CBRE Thailand released an overview of 2016 Q1 condos in Bangkok, and as we can see from their table below, they state entry level is considered anything below 70,000 Baht per square meter.
Level / Price per sqm
Entry / Below 70.000 THB
Mid-Range / 70.000 – 89.999 THB
Upper-Mid-Range / 90.000 – 119.999 THB
High End / 120.000 – 169.999 THB
Luxury / 170.000 – 249.999 THB
Super Luxury / Above 250.000 THB
Buying a Condominium in Thailand – 3 Steps
Step 1: Finding a Condo
Find your right Condo by considering from type, price, and location of the property.
Step 2: Consulting a Lawyer
Let the lawyer do a title search over the property and review the contracts before signing.
Step 3: Obtaining a mortgage
Obtaining a mortgage to finance your purchase of property in Thailand.
Re-selling a Condominium in Thailand – 3 Steps
Step 1: Using a real estate agent or broker
A reputable agent or a broker may make it easier for you to find your buyer either locally or internationally.
Step 2: The price is right
1. Make an observation
Observe recent sales of units within your condominium or other similar condominiums around your area.
2. Evaluate by surveying and appraisal firms
Have your property evaluated by a number of surveying and appraisal firms around town.
Step 3: Other pre-contractual considerations
1. Make a checklist of any defects
Make a checklist of any defects on the property which should be disclosed to your potential buyer.
2. Keep in mind of debts you have on the property
Keep in mind any liens or debts you have on the property as this should be included in the contract.
Villas may be categorized as houses but the difference is that they connote a sense of exclusivity and class. Villas are usually located in a gated complex and on a separate plot of their own; whereas houses are not.
Even though Thai law does not permit foreigners to own land, leasing land under a land lease agreement registered with the Land Department and consequently building a structure or owning a house on the leased land are allowed.
To expand their rights as land lessees, foreigners must acquire the correct legal ownership of the structure. The term of the land lease for foreigners invariably relates to the ownership by possession or the right given to them to use and possess the land. This could be established by obtaining either of the following from the local land office:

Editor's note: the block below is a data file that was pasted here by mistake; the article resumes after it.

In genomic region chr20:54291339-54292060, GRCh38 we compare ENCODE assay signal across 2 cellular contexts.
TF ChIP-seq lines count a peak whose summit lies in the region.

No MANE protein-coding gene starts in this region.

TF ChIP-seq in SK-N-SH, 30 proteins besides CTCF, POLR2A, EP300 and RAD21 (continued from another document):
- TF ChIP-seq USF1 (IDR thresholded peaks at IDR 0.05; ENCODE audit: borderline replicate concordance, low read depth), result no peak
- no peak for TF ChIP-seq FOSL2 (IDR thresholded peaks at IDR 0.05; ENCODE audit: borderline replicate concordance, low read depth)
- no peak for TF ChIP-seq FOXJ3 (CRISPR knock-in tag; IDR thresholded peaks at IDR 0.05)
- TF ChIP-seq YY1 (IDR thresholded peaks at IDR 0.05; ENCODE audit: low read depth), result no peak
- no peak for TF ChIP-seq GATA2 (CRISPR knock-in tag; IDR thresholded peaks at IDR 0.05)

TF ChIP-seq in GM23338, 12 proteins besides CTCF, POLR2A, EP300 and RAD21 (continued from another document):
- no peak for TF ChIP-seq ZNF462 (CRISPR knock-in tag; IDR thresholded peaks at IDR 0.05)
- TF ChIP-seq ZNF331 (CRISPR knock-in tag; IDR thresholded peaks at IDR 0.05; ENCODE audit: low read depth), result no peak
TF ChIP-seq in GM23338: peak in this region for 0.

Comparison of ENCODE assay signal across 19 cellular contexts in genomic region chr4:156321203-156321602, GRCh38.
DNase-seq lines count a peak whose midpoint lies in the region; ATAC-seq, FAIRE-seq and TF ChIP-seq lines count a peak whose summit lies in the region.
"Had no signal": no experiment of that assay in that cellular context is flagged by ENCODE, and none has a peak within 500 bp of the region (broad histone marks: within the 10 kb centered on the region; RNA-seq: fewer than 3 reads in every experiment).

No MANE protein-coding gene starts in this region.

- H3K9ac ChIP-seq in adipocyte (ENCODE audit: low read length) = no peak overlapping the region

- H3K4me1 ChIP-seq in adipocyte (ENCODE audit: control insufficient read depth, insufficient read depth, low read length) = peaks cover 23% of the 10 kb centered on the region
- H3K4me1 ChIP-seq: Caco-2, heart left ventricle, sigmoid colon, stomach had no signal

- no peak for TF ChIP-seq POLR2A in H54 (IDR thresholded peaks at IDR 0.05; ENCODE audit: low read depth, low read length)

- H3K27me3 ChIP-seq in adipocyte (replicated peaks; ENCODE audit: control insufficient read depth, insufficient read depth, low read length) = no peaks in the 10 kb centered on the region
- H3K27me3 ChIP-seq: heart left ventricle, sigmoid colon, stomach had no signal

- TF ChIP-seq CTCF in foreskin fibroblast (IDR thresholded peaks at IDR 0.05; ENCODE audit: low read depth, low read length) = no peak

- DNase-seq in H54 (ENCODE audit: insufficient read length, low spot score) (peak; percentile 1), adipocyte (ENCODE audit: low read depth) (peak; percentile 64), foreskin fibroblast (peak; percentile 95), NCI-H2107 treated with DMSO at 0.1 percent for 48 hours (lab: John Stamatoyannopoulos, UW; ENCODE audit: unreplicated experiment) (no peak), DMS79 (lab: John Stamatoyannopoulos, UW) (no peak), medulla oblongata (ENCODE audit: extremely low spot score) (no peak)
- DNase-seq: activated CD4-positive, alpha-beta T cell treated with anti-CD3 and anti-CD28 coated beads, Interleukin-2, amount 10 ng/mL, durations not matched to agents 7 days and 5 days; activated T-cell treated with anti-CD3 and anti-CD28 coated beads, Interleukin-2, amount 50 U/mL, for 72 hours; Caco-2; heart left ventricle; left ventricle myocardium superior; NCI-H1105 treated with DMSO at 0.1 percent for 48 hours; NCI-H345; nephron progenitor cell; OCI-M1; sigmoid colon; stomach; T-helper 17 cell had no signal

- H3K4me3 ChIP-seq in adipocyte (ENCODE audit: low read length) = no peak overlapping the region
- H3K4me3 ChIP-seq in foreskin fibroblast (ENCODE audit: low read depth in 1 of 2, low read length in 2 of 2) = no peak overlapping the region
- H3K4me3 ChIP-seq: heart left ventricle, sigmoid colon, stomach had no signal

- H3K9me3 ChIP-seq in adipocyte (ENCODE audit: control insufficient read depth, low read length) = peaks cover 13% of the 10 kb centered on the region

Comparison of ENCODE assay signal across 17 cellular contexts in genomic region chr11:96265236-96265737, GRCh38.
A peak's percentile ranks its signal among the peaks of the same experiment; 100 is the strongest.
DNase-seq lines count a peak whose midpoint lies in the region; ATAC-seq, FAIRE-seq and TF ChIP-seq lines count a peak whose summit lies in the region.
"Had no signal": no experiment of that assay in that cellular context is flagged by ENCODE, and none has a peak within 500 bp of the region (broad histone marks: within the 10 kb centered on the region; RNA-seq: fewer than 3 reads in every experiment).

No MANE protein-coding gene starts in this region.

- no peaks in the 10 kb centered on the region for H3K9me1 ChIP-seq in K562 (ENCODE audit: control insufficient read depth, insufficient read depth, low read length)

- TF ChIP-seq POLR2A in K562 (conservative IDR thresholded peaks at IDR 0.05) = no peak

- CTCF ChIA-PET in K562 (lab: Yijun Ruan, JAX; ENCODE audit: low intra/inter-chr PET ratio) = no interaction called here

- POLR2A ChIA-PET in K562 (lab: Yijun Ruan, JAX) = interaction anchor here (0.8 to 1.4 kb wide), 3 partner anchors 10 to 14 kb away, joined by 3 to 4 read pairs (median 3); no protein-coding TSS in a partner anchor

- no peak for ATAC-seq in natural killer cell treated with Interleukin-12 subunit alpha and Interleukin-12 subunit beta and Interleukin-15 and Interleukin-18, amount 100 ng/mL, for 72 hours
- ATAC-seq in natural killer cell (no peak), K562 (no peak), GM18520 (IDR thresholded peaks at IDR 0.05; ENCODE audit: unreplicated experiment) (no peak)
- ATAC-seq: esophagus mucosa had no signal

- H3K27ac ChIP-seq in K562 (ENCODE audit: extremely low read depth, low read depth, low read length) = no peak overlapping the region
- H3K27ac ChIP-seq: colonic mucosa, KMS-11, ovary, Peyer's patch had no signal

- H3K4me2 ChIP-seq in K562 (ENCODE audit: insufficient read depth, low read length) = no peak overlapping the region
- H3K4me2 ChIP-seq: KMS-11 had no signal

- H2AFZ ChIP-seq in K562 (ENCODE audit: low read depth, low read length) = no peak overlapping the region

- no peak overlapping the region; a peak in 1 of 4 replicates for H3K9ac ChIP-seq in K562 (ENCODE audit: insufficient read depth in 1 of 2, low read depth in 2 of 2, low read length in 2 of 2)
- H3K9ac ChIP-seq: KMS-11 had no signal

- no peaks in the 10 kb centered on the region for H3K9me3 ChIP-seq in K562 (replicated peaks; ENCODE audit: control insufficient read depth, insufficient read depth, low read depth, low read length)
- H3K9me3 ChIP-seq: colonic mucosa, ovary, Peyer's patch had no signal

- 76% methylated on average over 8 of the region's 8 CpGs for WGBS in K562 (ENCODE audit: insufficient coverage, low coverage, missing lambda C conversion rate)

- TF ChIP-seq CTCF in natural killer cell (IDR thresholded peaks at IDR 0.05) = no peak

- A building permit, issued under the foreigner’s name
- The Thai script sale agreement
Foreign ownership of the villa must also be made in writing and must be registered by the local land office. This is in accordance to the Civil Code Section 456 under the Thai Contract Law.
Transfer of ownership
The process of transferring the ownership of a villa to a foreigner involves the following:
- Announcement of the sale. This requires the presence of both the foreigner and the seller at the local land office.
- Issuance of notification form for the sale. This is a 30-day public notice by the local land office to see if anyone will contest ownership of the villa structure.
- Completion of the sale by the local land office.
Documents required for the transferring of ownership are as follows:
- Building permit or sale agreement
- Ta Bian Baan
- Tor-Dor 21 or power of attorney form from the local land office (if applicable)
When a Thai villa sale agreement is offered, transfer fees and taxes are charged to the foreigner in the process as described above. Factors that determine the rates for property transfer fees and taxes include the actual sale price and the government-appraised value of the house.
Buying a house or villa in 3 steps
Buying a house or a villa in Thailand always requires the use of a property lawyer who can guide you through the process. Property in Thailand is complex and for the better part unregulated.
Step 1: Finding a House in Thailand
While many wish to own a house in Thailand, it is important that you consider the following when purchasing a house:
- Make use of registered lawyers in Thailand and reputable estate agents.